97. Cotterell v. Purchase, Cas. temp. Talb. 61; Jones v. Trawick. 31 Ala. 253; Inhabitants of Reading v. Weston, 8 Conn. 117, 20 Am. Dec. 97; Finlon v. Clark, 118 III. 32, 7 N. E. 475; Stinchfield v. Milliken, 71 Me. 567; Flint v. Sheldon, 13 Mass. 443; McClane v. White, 5 Minn. 178; Reilly v. Cul-len, 159 Mo. 322, 60 S. W. 126; Abbott v. Hanson, 24 N. J. L. 493; Webb v. Rice, 6 Hill (N. Y.) 219; Billingsley v. Stutler, 52 W. Va. 92, 43 S. E. 96.

98. Jackson v. Lodge, 36 Cal 28; Walls v. Endel, 20 Fla. 86; McAnnulty v. Seick, 59 Iowa, 586. 13 N. W. 743; Flynn v. Holmes, 145 Mich. 606, 11 L. R. A. (N. S.) 209, 108 N. W. 685; Swart v. Service, 15 N. Y. 374; Murray v. Walker, 31 N. Y. 399; Kent v. Agard, 24 Wis. 378. That such evidence is admissible at law when the title is not directly in issue, see German Ins. Co. of Free-port v. Gibe, 162 III. 251, 44 N. E. 490.

99. Walls v. Endel, 20 Fla. 86; Despard v. Walbridge, 15 N. Y. 374; Dobbs v. Kellogg, 53 Wis. 448, 10 N. W. 623.

1. Hawkins v. Elston, 58 Colo. 400, 146 Pac. 254; Woodson v. Veal, 60 Ga. 562; Gibson v. Hough, 60 Ga. 588; Shumate v. McLendon, 120 Ga. 396, 48 S. E. 10; Burdick v. Wentworth, 42 Iowa, 440; Baxter v. Pritchard, 122 Iowa, 590, 101 Am. St. Rep. 282, 98 N. W. 372; Wilber v. Sanderson, 43 Cal. 496; First Nat. Bank of Plattsmouth v. Tighe, 49 Neb. 299, 68 N. W. 490; First Nat. Bank of the legal title than has a mortgage in ordinary form.2 The former view is open to the criticism that it puts it in the power of the parties to a mortgage transaction to change its legal effect by employing the device of an absolute conveyance. So far as it may be asserted that, by the making of an absolute conveyance, an intention to convey the legal title is indicated, and that this intention should be given effect, the same might be said of a conveyance with a defeasance, a form of mortgage which is still frequently utilized even in jurisdictions in which the lien theory is adopted. It has, however, never been decided that the intention to convey the legal title, to be inferred from the use of the common law form of a defeasible conveyance, requires the legal title to be regarded as vested in the mortgagee.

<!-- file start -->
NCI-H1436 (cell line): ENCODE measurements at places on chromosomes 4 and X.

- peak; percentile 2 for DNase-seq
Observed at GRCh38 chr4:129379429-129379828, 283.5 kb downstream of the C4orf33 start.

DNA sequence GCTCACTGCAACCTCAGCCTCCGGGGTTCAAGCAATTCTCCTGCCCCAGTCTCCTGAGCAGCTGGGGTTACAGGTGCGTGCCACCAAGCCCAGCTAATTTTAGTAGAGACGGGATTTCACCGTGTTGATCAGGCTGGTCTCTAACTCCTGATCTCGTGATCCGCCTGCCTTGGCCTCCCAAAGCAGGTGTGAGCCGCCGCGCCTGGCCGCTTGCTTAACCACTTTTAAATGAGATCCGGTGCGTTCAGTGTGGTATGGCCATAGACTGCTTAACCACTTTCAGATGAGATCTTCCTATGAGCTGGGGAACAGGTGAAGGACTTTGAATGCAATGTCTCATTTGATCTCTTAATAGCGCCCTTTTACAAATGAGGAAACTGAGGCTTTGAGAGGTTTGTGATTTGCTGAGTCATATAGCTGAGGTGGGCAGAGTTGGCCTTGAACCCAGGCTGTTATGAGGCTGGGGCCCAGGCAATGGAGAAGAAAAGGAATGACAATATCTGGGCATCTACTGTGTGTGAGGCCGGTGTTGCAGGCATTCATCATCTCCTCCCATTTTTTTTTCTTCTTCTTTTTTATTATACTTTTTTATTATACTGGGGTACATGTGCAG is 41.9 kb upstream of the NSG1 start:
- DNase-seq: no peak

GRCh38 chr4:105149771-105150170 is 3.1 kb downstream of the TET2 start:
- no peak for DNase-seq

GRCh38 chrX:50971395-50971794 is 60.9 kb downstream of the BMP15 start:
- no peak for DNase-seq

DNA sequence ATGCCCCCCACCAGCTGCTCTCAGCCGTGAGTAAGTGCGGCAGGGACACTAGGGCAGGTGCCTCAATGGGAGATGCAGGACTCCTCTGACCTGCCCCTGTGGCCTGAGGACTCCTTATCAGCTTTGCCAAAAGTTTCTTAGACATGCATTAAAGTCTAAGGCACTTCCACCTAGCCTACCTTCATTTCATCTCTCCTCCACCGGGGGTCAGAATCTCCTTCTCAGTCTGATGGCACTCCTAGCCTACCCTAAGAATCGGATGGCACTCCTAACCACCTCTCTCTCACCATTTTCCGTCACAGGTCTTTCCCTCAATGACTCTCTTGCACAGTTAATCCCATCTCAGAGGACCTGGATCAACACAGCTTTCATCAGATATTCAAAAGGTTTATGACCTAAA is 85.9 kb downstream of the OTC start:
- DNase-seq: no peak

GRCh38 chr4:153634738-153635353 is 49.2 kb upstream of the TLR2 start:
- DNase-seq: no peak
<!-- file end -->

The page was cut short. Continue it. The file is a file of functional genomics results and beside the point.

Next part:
David City v. Spelts, 94 Neb. 387, 143 N. W. 218. The California rule to this effect, as originally established (Hughes v. Davis, 40 Cal. 117; Espinosa v. Gregory, 40 Cal. 58), was subsequently changed by a statute providing that a mortgage shall transfer no title in spite of an agreement to the contrary. See Hyde v. Mangan, 88 Cal. 319, 26 Pac. 180; Brandt v. Thompson, 91 Cal. 458, 27 Pac. 763; Allen v. Allen, 95 Cal. 184, 197, 16 L. R. A. 646, 30 Pac. 213; Shirley v. All Night & Day Bank, 166 Cal. 50, 134 Pac. 1001.

In some states there is a statutory provision requiring a conveyance intended as security to be treated as a mortgage,3 and when this is the case the right to show the true character of the transaction can evidently not be confined to courts of equity.4